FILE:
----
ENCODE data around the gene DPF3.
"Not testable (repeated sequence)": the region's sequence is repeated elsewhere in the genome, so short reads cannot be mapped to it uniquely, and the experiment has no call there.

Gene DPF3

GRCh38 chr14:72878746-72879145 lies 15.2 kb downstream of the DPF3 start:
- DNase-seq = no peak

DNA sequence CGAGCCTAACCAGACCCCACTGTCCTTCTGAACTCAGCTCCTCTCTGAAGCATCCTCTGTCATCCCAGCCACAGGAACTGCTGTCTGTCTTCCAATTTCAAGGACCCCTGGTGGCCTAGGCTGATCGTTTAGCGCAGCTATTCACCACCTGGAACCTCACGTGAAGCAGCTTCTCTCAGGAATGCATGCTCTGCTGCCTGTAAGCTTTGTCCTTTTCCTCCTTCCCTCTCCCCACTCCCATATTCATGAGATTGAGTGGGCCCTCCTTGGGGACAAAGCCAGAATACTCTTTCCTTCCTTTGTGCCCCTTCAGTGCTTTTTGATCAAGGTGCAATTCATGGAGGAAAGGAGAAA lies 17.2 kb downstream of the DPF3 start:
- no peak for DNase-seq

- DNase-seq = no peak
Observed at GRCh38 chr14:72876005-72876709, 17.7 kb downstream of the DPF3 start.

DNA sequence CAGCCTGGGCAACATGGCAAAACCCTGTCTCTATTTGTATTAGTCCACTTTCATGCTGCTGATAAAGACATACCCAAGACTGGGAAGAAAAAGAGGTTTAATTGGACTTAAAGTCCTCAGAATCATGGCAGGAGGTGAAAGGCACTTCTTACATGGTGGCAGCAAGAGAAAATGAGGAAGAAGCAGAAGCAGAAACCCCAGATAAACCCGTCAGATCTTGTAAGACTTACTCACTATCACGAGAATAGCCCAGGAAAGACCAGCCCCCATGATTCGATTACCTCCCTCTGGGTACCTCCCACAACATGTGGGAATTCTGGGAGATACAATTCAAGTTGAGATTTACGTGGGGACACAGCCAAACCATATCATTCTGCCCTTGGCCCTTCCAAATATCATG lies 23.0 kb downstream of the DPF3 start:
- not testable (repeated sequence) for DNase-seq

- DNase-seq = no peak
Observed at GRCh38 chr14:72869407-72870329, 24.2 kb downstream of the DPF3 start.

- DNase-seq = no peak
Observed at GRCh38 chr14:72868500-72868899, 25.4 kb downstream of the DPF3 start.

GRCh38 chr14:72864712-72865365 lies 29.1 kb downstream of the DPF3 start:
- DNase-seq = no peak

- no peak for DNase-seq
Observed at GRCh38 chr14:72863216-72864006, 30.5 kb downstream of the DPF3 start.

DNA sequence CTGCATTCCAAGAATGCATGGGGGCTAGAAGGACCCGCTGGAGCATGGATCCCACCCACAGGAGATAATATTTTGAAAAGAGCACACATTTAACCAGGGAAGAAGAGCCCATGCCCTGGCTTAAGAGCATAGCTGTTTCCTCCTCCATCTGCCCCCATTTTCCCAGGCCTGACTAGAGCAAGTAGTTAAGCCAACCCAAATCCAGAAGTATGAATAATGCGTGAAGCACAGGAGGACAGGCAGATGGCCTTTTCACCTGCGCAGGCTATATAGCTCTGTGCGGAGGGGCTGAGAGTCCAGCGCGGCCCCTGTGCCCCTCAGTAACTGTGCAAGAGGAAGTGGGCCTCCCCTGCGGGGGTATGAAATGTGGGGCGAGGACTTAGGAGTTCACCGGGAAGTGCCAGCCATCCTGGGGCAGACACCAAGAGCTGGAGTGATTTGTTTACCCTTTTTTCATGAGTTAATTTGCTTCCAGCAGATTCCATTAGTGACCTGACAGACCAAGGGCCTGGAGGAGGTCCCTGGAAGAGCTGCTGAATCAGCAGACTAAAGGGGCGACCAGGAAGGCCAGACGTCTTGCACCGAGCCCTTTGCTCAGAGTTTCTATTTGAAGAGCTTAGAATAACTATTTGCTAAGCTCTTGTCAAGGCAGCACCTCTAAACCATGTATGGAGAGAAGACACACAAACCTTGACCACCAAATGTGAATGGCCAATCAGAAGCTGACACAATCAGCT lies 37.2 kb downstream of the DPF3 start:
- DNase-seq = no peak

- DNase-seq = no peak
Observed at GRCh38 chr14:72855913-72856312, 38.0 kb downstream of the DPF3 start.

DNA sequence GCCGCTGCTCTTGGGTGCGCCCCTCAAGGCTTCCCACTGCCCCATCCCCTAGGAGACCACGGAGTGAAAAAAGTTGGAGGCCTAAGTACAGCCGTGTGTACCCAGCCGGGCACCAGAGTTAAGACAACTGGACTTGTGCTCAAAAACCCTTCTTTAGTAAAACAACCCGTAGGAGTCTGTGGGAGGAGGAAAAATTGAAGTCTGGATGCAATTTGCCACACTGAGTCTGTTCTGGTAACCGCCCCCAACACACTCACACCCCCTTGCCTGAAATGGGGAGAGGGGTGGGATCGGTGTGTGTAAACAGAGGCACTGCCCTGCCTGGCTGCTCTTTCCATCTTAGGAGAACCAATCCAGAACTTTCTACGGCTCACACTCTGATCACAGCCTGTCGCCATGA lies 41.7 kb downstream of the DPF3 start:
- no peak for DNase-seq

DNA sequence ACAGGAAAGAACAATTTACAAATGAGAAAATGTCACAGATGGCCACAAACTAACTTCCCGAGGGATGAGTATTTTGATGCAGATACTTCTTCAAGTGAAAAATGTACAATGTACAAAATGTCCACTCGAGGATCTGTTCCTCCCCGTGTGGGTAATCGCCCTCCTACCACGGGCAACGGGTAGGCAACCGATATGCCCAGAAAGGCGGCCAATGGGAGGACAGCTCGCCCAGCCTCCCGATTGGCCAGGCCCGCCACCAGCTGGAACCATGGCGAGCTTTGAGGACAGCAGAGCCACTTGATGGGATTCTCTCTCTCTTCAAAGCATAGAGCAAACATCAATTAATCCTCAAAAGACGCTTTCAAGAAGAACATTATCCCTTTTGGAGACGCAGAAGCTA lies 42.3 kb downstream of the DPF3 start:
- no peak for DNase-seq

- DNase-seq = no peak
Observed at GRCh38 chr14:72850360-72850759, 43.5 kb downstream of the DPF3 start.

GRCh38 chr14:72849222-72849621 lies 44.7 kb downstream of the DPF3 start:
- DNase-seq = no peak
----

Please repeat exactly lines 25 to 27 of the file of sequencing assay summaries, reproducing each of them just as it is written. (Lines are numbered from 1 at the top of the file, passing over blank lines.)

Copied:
- no peak for DNase-seq

DNA sequence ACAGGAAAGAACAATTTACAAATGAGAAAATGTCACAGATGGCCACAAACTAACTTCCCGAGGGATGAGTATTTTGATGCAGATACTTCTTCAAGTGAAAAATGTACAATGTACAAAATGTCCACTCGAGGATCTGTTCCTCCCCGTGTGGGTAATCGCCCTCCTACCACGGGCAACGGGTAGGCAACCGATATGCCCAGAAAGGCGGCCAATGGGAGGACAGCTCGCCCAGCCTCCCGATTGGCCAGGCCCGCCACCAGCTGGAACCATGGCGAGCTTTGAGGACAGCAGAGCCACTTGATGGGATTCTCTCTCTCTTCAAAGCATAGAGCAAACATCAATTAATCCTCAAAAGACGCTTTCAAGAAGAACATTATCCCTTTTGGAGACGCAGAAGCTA lies 42.3 kb downstream of the DPF3 start:
- no peak for DNase-seq